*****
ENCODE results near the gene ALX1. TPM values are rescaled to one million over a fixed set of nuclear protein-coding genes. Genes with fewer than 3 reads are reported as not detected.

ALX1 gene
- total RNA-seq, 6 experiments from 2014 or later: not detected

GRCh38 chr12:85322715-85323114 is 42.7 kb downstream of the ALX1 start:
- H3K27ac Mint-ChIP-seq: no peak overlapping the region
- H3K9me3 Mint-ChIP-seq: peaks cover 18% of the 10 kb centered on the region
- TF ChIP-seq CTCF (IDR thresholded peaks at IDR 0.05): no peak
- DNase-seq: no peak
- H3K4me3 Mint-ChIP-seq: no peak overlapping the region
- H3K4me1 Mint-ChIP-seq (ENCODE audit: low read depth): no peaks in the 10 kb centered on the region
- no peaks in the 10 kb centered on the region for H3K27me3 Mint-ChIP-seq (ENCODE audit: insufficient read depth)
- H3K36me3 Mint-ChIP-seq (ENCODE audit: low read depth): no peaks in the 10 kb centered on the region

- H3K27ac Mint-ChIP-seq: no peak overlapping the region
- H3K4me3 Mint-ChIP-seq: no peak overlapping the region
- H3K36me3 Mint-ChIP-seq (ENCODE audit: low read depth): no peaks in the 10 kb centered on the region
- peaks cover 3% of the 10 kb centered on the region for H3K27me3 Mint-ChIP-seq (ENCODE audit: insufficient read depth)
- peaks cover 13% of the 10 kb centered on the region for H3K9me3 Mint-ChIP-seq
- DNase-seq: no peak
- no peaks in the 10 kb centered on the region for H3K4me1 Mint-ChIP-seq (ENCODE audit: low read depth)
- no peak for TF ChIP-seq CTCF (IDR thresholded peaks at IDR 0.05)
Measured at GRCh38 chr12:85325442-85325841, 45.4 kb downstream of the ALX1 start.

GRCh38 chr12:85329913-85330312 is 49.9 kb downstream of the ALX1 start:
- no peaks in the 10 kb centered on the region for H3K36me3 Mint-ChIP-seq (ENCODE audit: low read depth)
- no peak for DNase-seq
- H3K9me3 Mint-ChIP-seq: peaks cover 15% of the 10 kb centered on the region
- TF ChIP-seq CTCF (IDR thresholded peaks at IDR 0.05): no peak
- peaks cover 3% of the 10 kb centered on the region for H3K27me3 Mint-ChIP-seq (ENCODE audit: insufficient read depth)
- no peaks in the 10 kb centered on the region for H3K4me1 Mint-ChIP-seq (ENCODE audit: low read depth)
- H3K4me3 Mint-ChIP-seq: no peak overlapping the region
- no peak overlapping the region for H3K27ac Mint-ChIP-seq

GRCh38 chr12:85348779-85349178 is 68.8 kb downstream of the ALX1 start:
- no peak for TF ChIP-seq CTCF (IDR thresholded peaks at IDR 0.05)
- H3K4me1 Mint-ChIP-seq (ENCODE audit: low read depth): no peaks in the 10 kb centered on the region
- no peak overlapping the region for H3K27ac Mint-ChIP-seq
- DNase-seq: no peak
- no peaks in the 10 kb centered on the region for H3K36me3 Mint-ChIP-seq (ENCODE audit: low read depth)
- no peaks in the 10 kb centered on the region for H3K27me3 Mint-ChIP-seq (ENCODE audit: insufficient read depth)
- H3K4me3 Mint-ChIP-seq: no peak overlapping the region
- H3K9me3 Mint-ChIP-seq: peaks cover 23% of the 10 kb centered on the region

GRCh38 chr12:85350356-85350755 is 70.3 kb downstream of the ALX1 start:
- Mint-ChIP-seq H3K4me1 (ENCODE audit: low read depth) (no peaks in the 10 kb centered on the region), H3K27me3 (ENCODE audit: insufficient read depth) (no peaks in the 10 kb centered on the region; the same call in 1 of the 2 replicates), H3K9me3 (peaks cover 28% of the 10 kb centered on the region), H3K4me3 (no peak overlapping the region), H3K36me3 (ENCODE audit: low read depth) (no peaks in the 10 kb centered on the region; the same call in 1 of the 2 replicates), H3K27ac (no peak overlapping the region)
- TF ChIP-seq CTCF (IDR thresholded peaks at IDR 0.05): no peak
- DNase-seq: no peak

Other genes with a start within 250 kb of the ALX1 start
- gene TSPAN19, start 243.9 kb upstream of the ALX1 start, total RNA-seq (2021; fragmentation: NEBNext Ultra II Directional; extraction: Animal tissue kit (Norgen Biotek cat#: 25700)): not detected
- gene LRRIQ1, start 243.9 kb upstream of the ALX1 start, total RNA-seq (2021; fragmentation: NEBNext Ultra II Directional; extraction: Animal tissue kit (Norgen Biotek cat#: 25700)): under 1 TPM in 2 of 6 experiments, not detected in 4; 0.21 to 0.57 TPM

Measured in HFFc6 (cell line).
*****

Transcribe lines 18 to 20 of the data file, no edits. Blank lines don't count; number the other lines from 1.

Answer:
- DNase-seq: no peak
- no peaks in the 10 kb centered on the region for H3K4me1 Mint-ChIP-seq (ENCODE audit: low read depth)
- no peak for TF ChIP-seq CTCF (IDR thresholded peaks at IDR 0.05)